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How leaders can inspire accountability

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Whether it’s customer complaints, patient safety issues, lack of talent attraction, or unwanted turnover, workplace issues can be overcome by increasing accountability, but not if the word if the word responsibility is synonymous with threat. Here are five ways leaders can inspire accountability so they support the team and dramatically improve results.

Reinventing responsibility

The word accountability has become synonymous with blame: being “held accountable”. Instead of equating liability with fault, think of liability as a measure with a witness. Measurement is the accountability tool that tells you if you are ahead, behind, too big, too small, enough or not enough, up to standard or not.

One tool is not enough to promote accountability. True accountability requires a witness – a human being other than yourself who is responsible for the results. Accountable leaders should not rely entirely on a document or checklist, but on confirmation of results.

The bottom line: Accountability is not a matter of blame. Accountability is about actions that are backed by a practical, light-hearted leadership approach. While many leaders fear being labeled as micromanagers, there is a significant gap between micromanaging and a light hands-on approach. Trust, but verify.

Reward initiative

Employee initiative is the sign of a responsible culture. Employees who take initiative anticipate, anticipate change, avoid problems before they become disasters. Employee initiative equals ownership. Employees who don’t take initiative are order takers. They do the minimum. They try not to make waves. They often protect themselves by hiding their mistakes.

The bottom line: Employees who take initiatives invest in their work and take ownership of it. They seek accountability feedback because they understand accountability is about improvement, not punishment. Initiative must be taught, expected and rewarded.

Increase resources

A lack of resources can be a barrier to performance, teamwork, productivity, customer service, talent attraction and retention. An example: a barista quit her job at a coffee shop because the manager wouldn’t rush to a rug to stand on. Another example: in a long-term care facility that I visited, residents often go without cold water.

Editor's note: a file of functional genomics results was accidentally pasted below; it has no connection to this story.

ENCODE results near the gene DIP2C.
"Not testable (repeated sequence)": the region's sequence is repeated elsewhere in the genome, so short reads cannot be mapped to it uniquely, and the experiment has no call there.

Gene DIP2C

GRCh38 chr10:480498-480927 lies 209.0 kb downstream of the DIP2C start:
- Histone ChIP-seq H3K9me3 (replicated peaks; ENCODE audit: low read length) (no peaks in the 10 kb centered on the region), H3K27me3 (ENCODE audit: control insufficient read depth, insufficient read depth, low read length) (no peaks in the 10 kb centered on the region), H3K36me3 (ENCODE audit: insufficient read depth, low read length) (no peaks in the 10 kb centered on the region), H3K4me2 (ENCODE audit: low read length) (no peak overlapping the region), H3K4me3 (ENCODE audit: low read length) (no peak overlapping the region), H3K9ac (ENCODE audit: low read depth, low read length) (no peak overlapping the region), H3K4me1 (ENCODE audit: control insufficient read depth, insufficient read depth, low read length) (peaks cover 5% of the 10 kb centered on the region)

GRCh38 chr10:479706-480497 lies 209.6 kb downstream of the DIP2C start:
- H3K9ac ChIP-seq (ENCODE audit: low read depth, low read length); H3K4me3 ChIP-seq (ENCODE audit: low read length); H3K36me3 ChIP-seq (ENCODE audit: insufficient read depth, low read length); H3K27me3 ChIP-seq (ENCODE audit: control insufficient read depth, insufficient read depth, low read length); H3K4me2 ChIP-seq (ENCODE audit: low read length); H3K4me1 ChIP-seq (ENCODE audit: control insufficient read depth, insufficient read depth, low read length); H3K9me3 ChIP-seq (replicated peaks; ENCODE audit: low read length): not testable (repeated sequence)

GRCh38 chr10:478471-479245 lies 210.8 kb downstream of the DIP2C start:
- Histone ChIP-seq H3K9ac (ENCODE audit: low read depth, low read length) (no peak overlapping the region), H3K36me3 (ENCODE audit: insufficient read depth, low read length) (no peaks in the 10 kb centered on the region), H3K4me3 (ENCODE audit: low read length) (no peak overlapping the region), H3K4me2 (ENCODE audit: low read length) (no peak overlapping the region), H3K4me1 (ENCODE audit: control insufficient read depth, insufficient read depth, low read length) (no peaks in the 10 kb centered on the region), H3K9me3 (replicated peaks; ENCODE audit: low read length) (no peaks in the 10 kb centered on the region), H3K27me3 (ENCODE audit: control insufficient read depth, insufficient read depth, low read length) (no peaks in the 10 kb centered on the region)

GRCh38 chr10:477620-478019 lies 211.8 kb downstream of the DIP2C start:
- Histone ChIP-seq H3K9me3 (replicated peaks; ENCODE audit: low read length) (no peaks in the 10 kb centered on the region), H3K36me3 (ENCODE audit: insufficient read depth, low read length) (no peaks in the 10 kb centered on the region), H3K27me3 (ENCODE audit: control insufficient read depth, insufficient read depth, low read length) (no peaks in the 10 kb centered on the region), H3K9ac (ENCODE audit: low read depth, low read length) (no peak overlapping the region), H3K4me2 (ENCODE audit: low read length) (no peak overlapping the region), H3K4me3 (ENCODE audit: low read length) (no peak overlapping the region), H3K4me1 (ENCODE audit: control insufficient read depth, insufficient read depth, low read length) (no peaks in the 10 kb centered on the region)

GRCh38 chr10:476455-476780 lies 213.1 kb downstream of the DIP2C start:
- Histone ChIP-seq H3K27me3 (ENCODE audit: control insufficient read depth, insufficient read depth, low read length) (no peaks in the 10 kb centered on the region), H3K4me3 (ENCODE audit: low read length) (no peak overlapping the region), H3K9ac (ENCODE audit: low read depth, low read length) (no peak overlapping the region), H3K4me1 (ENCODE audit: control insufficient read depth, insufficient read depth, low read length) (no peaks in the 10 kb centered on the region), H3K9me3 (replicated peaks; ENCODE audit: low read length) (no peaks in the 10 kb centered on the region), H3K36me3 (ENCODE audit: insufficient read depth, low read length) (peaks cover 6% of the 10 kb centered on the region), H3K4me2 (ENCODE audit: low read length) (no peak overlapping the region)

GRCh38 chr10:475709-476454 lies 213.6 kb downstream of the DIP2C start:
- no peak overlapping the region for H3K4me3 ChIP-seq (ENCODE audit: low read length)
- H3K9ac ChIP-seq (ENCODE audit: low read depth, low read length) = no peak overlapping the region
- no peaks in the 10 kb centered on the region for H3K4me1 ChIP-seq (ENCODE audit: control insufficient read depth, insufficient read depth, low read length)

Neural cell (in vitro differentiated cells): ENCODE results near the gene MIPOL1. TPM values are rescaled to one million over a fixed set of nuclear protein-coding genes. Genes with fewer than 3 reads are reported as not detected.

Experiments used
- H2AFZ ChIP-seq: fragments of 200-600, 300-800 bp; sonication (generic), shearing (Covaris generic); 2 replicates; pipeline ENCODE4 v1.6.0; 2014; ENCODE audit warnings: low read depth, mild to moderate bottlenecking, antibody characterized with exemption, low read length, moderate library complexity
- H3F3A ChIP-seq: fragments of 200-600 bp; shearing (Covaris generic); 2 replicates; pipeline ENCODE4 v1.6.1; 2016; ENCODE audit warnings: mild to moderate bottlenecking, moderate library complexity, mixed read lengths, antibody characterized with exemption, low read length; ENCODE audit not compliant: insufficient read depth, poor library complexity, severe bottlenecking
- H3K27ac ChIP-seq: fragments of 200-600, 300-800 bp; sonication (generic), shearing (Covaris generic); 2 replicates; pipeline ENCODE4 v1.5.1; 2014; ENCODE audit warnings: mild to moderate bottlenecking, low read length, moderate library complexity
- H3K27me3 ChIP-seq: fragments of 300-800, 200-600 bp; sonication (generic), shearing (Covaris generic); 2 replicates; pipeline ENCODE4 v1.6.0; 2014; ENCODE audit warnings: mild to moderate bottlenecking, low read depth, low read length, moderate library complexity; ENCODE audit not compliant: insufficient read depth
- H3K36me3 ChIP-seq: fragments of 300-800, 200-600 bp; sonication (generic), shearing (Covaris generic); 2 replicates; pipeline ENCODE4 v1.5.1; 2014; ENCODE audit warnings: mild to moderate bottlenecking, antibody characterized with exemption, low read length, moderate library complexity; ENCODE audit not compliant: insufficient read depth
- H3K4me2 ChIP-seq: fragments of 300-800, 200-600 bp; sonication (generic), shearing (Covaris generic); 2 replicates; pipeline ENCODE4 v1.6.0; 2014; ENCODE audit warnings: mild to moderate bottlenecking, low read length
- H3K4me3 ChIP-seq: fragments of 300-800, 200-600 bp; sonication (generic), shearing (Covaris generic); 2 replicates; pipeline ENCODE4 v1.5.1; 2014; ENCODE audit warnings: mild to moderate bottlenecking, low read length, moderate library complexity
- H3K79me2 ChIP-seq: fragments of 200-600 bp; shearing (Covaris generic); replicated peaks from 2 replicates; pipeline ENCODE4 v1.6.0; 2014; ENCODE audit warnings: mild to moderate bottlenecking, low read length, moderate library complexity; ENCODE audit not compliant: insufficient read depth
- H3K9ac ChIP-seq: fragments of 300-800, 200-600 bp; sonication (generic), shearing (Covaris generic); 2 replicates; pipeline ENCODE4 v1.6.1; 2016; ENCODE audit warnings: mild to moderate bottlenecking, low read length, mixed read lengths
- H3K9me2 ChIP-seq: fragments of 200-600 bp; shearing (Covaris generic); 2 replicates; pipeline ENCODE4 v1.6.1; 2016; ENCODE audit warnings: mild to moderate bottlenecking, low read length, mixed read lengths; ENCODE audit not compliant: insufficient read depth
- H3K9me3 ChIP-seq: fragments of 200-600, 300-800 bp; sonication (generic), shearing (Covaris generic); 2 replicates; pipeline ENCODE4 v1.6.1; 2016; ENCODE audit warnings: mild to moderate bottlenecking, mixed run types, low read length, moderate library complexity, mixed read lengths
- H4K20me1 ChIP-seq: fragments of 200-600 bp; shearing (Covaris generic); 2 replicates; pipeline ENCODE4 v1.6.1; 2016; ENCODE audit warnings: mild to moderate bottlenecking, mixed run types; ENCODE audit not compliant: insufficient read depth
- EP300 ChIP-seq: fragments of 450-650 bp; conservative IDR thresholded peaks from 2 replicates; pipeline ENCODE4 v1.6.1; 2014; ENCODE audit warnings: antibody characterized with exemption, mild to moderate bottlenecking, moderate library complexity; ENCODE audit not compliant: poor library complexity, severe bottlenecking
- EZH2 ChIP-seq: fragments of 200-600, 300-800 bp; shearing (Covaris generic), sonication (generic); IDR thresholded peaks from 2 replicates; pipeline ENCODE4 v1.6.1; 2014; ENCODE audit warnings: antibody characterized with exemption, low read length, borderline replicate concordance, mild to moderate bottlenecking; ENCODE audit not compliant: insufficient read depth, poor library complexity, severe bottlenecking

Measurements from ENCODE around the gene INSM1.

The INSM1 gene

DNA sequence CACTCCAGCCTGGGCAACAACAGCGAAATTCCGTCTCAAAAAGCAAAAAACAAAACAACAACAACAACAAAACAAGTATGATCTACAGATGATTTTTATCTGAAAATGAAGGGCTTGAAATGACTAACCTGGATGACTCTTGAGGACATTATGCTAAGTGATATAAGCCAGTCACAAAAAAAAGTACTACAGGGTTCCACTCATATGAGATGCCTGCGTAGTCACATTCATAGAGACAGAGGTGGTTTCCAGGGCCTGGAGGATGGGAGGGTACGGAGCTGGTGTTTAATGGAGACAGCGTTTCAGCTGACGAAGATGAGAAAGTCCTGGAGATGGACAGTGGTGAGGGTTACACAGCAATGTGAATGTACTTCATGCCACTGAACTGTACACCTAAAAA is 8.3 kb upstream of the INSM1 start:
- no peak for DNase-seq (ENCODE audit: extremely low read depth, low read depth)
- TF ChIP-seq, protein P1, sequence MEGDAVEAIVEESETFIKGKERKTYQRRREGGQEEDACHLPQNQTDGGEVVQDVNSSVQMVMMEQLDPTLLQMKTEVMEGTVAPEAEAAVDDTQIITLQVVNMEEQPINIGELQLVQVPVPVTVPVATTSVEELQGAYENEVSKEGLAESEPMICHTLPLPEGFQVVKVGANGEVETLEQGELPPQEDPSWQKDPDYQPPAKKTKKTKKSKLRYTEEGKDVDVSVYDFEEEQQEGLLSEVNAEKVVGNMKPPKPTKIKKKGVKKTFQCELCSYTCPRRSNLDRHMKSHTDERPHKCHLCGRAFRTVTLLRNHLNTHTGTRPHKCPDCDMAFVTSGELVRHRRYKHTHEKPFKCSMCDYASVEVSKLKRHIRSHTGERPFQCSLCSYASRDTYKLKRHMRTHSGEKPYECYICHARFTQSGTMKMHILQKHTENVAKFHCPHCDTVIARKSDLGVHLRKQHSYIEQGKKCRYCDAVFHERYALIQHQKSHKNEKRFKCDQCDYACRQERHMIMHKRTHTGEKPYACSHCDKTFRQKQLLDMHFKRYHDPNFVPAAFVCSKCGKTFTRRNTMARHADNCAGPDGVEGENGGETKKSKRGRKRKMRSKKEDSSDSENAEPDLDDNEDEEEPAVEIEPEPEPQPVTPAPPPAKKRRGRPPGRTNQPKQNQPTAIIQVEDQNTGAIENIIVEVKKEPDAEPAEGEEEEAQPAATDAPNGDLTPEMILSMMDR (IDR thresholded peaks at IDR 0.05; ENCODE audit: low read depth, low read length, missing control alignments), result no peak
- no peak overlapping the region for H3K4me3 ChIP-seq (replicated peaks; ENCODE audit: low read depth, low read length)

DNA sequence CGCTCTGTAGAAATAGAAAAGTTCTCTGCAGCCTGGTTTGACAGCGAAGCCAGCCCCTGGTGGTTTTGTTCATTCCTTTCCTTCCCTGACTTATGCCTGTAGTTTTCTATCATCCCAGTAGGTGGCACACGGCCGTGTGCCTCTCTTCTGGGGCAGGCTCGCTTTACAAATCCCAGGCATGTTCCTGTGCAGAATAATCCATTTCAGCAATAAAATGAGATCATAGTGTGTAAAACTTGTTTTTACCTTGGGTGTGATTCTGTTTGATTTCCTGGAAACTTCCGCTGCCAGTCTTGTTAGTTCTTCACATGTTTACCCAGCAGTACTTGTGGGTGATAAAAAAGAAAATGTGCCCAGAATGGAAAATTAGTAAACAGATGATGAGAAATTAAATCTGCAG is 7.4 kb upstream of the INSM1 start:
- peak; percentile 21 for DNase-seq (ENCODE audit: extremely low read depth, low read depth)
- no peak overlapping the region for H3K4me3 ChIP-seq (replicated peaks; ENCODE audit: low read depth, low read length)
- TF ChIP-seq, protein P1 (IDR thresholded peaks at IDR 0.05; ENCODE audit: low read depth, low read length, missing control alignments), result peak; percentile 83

At first glance, this may appear to be indifference, understaffing or poor supervision. The underlying problem: lack of resources. With only one cooler for three lanes, it’s a long walk to get ice. It’s easier to be busy elsewhere.

In a tough industry where understaffing is the norm, investing in a few extra coolers and a part-time volunteer to fill them could be the difference between retention, attraction, and an angry patient advocate filing a complaint with the state.

The bottom line: Give your employees the resources they need to do their jobs effectively. If you want to retain your employees and attract new talent, invest in the resources to make the job fun and easy.

Train frontline leaders

Frontline leadership issues are very basic. New leaders struggle with their identity when first promoted. They make ineffective decisions or feel that their decisions are not supported at the top.

Inexperienced leaders don’t know how to start difficult conversations. They don’t know how to self-regulate during conflict during conflict. They hide their challenges from senior leaders because they fear appearing incompetent. They do not make the connection between their role and the expected results.

The bottom line: Leadership development isn’t about leaving a group of junior supervisors in a conference room to watch a series of videos or attend a one-time workshop. Development includes an orientation period, as well as a process of skill development, coaching and accountability until the new leader has the confidence and skills to excel.

Balancing choice and responsibility

Where there is an accountability gap, there is an imbalance between choice and responsibility. There are either too many choices and not enough responsibilities, or too many responsibilities and not enough choices. Concretely, when a leader is given too many responsibilities but not the authority (the choice) to apply his decisions, the imbalance creates an unproductive conflict.

Many frontline leaders are disappointed when they discover their hands are tied when it comes to enforcing policy or properly giving performance feedback.

I’ve worked with government organizations that struggle with employee motivation and performance, and it’s easy to see why. No matter how well an employee performs, there is pressure to only give three out of five on the (annual) performance review because there is no budget for raises. Bad performers get a 2.5 so as not to ruffle the feathers of the union.

When the system is flawed due to an imbalance of choices and responsibilities, you get compliance, but not accountability.

The bottom line: Systems and processes that promote accountability need to work for leaders instead of leaders finding ways around the system. When a leader is responsible for results, the system must work for him and not against him.

Conclusion

Responsibility should not be a dirty word. Leaders at all levels can inspire accountability when accountability is rethought, initiative is rewarded, resources are augmented, leaders are properly developed, and systems of choice and accountability are balanced.


Marlene Chism is a consultant, executive trainer and author of “Stop the drama in the workplace(Wiley 2011), “Leadership without drama(Bibliomotion 2015) and the forthcoming book From conflict to courage (Berrett-Koehler 2022). She is a recognized expert on the LinkedIn Global Learning platform. Connect with Chism via LinkedIn or at MarleneChism.com.

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